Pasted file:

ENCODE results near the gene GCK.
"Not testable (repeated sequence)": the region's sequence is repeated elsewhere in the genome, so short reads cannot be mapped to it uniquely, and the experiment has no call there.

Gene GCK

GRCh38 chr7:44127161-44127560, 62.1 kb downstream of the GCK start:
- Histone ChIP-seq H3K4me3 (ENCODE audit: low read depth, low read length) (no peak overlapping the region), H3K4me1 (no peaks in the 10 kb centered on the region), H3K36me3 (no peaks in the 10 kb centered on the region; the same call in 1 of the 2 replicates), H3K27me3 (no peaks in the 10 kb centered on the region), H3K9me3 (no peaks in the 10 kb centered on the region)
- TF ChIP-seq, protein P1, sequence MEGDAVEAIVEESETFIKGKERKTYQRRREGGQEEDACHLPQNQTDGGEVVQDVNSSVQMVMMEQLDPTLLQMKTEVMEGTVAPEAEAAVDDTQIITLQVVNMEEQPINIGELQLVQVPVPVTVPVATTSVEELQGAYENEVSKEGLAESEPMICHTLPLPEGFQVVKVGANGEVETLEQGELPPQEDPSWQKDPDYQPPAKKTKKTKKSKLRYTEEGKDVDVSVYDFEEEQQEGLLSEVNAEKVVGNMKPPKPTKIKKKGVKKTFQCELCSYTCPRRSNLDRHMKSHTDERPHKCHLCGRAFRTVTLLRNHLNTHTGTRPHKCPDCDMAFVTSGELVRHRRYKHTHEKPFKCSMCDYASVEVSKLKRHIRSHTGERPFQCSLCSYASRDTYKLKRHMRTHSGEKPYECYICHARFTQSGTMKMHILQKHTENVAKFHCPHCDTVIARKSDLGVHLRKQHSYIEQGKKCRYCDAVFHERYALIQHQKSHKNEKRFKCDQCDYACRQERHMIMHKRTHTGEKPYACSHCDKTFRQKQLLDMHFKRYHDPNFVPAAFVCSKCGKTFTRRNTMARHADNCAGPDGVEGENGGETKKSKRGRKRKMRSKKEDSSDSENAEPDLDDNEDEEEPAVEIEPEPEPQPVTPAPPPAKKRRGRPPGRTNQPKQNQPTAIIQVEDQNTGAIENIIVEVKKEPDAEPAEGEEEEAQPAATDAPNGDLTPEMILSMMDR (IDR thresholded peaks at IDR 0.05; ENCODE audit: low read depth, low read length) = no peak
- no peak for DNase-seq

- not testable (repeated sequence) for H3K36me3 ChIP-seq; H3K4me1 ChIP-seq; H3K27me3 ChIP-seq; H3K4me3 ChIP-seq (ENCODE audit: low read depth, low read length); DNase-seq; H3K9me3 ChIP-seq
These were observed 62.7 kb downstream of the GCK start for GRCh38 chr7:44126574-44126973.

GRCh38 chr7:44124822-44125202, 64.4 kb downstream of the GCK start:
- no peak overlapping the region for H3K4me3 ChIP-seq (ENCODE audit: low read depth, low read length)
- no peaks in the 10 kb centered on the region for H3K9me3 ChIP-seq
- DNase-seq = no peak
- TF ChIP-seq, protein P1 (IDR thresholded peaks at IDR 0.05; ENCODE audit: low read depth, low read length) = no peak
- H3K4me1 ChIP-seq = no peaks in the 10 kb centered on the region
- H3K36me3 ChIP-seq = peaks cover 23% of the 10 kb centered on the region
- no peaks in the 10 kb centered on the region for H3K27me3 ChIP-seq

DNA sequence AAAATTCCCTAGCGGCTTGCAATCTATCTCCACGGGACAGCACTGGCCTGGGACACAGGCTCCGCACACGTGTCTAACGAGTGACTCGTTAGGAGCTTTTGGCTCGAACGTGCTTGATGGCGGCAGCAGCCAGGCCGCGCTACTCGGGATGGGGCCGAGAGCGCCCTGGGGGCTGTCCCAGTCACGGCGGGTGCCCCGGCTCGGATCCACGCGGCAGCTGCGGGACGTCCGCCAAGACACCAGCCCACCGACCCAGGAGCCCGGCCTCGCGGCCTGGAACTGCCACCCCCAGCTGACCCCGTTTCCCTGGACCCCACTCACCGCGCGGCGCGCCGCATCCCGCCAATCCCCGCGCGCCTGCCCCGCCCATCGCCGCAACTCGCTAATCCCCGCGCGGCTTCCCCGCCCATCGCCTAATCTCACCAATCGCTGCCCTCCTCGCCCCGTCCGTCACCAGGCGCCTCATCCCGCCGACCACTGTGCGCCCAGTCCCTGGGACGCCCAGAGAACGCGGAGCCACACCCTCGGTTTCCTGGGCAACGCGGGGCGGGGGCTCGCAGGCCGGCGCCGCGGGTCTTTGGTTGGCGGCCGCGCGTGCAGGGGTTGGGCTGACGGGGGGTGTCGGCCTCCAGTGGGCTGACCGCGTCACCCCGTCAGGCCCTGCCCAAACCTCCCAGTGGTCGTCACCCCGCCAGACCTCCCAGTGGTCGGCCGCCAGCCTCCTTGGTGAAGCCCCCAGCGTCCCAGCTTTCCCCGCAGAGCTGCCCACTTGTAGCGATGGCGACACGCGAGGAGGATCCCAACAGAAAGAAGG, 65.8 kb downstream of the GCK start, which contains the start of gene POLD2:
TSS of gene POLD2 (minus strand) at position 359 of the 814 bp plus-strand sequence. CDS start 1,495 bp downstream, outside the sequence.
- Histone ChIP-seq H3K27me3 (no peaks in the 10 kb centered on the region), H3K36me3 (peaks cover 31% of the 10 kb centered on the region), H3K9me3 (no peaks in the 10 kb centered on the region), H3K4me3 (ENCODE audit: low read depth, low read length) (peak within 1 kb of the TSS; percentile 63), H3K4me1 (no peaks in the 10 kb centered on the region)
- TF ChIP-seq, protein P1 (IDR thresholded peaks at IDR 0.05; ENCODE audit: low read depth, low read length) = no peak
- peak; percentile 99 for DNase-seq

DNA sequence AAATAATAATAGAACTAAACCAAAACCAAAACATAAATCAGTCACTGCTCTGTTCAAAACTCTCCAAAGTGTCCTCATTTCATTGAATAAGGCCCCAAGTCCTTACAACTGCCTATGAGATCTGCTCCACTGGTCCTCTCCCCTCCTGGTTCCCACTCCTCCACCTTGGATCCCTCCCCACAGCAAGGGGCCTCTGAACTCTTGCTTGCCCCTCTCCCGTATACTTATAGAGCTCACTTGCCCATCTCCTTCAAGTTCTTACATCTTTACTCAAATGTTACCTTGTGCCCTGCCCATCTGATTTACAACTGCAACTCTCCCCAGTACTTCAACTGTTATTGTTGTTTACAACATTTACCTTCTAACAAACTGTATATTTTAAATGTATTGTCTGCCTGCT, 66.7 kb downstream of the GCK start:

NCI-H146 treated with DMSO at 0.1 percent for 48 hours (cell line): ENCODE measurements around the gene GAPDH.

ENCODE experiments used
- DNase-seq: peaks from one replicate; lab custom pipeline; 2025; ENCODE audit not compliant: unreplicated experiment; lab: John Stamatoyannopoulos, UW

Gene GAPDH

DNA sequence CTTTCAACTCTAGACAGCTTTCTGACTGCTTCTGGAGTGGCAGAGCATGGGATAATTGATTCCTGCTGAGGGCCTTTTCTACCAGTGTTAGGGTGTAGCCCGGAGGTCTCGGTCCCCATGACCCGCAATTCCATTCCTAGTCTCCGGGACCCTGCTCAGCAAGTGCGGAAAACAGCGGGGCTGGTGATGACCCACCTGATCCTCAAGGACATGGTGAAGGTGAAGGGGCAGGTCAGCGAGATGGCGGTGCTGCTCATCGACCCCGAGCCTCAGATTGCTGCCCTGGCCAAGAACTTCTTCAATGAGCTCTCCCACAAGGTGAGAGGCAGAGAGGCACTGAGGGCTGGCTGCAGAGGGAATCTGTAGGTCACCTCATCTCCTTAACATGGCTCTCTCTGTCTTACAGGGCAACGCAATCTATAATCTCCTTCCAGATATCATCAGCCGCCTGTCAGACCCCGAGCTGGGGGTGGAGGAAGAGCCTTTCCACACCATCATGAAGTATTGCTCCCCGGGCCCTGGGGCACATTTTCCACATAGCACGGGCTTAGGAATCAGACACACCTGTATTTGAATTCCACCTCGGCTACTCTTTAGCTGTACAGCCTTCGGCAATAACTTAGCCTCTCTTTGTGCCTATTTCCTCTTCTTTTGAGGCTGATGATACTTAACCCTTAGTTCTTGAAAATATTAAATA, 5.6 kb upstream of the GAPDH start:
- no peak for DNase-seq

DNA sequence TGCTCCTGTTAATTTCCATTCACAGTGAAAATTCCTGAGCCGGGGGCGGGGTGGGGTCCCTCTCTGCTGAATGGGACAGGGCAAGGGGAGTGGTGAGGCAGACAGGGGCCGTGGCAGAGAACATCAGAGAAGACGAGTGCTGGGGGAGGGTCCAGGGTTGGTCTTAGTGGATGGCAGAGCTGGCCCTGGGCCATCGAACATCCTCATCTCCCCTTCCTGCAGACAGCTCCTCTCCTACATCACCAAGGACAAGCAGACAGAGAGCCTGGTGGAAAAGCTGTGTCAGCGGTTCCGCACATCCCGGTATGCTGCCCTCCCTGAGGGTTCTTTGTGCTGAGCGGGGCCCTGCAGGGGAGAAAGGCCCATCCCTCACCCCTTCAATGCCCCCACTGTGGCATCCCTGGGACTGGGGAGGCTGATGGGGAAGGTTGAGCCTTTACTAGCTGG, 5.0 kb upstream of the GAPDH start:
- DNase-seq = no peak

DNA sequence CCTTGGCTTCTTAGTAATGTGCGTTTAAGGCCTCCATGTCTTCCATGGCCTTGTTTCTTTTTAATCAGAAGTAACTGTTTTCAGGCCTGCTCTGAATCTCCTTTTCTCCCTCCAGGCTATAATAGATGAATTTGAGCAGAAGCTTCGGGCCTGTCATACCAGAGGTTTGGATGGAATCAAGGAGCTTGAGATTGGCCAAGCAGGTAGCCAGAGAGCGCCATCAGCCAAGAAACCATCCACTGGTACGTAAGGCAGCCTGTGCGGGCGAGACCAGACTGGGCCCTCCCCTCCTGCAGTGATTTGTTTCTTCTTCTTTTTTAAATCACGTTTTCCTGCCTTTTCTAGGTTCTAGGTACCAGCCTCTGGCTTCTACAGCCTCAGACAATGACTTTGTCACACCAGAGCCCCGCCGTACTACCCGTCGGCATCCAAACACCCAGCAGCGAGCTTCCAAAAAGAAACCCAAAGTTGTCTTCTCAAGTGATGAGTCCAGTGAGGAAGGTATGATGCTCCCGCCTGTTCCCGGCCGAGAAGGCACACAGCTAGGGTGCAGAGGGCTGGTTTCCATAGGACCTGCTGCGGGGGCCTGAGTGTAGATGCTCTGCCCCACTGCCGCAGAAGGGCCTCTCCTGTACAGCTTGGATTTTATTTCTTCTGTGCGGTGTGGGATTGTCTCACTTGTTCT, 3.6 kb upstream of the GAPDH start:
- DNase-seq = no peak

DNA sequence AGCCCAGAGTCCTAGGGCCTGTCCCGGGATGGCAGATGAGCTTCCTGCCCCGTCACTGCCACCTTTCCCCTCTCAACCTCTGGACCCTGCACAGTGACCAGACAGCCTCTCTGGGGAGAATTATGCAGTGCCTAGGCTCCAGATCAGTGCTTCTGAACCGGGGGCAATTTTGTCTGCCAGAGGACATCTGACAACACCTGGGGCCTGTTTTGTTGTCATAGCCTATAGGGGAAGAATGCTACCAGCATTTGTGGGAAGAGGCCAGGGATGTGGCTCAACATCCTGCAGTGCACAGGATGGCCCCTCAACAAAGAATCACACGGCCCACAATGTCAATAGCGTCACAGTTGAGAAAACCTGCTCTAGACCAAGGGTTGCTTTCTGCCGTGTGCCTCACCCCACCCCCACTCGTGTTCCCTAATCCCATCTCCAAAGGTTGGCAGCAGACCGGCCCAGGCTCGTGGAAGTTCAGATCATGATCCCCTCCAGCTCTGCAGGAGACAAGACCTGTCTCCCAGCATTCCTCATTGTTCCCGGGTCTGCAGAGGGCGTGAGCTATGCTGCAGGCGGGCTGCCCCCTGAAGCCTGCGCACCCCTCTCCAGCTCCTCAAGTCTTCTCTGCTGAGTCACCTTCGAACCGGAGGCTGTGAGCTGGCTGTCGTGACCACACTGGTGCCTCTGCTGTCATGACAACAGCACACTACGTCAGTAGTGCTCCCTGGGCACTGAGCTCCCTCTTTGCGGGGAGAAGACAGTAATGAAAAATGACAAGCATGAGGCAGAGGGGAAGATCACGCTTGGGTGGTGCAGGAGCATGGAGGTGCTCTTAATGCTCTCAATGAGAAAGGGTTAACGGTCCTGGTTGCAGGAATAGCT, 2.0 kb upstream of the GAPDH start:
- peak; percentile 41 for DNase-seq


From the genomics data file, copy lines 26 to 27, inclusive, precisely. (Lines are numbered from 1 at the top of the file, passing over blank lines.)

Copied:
- DNase-seq: peaks from one replicate; lab custom pipeline; 2025; ENCODE audit not compliant: unreplicated experiment; lab: John Stamatoyannopoulos, UW

Gene GAPDH